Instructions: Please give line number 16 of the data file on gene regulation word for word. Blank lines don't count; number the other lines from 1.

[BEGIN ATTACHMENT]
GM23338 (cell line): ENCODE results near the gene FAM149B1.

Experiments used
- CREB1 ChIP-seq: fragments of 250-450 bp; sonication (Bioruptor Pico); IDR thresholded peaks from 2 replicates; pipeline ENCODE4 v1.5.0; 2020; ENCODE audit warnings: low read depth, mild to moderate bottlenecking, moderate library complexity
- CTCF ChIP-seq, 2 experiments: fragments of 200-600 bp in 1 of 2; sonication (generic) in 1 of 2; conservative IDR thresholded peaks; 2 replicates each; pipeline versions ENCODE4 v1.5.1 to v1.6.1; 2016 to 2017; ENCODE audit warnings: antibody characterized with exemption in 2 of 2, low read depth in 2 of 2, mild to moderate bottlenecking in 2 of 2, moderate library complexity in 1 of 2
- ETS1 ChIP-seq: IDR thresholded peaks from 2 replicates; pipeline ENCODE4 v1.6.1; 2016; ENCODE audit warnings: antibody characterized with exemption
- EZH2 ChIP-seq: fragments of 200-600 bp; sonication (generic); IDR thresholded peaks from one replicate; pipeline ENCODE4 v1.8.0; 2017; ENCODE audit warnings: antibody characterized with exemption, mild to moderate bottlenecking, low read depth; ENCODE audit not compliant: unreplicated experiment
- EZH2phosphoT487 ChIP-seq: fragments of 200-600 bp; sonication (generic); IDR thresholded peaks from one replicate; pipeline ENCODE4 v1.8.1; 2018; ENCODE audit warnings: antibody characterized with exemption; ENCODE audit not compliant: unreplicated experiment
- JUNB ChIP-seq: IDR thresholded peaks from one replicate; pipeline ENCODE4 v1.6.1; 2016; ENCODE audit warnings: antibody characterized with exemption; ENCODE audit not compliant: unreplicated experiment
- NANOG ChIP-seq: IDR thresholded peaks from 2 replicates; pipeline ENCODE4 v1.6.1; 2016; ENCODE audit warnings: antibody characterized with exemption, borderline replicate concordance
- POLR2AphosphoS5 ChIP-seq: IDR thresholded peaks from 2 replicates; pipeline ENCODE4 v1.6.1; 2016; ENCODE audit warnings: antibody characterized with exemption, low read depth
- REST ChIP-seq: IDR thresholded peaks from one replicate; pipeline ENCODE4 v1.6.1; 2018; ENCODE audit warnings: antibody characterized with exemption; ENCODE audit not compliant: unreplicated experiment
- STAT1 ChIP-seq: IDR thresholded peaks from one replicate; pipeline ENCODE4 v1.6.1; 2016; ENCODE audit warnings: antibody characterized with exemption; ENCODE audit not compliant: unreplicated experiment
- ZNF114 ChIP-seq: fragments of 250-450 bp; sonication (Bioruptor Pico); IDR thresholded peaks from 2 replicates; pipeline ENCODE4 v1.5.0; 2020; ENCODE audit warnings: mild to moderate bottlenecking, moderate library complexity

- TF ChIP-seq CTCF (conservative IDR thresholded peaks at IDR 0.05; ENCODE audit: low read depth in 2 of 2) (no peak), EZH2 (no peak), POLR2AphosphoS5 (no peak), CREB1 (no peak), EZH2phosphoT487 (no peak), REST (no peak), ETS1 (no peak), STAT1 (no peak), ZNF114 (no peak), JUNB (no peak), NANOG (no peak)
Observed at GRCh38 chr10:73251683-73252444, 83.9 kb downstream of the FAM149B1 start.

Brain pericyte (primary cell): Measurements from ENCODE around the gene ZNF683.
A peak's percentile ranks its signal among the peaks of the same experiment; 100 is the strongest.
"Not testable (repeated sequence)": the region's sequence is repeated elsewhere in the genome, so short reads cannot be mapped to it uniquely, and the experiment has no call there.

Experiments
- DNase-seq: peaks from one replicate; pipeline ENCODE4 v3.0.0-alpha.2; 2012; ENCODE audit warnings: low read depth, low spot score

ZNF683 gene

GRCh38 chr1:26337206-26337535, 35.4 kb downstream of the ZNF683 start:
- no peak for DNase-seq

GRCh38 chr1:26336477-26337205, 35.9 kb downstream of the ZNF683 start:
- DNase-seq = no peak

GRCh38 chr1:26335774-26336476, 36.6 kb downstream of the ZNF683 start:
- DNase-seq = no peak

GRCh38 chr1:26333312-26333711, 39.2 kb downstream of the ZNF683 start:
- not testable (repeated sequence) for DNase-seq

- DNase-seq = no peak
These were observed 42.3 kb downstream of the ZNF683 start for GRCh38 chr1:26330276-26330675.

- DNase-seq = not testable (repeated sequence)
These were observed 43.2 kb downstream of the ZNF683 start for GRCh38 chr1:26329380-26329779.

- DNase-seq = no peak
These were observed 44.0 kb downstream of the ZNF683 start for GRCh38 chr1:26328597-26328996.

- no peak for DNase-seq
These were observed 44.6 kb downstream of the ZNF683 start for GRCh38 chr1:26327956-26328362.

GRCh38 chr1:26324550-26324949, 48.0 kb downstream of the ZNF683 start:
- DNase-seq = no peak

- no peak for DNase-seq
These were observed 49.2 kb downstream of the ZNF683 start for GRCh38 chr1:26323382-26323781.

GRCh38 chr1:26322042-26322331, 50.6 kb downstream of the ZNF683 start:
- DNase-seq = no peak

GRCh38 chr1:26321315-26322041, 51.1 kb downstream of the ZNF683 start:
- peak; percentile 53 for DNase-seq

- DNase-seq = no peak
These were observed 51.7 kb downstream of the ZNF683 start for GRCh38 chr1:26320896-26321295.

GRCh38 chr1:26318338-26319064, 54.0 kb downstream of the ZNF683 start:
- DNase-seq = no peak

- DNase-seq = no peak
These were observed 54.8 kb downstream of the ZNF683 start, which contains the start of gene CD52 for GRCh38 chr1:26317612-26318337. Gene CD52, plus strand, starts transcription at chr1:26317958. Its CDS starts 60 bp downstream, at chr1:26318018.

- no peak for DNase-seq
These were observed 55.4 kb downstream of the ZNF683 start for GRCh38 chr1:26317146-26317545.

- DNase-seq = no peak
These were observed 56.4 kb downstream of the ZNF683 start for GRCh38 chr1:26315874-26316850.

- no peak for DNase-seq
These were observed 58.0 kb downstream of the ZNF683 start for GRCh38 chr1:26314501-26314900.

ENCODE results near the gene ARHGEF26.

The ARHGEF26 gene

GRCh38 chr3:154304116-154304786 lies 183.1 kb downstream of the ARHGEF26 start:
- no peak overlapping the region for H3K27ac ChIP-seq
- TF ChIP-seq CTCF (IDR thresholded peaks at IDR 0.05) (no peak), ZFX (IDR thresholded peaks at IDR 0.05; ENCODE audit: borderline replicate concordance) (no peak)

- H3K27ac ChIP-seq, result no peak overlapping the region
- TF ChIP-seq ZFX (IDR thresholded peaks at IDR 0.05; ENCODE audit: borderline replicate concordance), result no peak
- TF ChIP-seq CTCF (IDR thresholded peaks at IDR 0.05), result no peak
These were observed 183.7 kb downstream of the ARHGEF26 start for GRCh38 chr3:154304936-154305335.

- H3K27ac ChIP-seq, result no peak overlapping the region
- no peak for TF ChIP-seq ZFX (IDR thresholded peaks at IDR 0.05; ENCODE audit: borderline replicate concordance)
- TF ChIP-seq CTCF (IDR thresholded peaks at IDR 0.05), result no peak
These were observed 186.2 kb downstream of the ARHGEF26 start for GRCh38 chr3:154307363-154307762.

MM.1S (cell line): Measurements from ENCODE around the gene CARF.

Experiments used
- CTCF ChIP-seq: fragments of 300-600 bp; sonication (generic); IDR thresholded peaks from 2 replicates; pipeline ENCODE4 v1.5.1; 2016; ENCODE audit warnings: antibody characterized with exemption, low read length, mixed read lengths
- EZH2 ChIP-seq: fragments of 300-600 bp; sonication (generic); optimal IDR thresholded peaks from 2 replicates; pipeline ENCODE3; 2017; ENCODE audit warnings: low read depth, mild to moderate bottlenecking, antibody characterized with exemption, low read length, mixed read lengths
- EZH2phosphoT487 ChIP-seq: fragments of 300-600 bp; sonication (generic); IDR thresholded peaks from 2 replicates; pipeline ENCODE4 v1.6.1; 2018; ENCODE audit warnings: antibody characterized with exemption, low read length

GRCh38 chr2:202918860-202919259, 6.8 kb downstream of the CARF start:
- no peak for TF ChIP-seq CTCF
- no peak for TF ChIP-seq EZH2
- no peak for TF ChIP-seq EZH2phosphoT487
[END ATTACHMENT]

Brain pericyte (primary cell): Measurements from ENCODE around the gene ZNF683.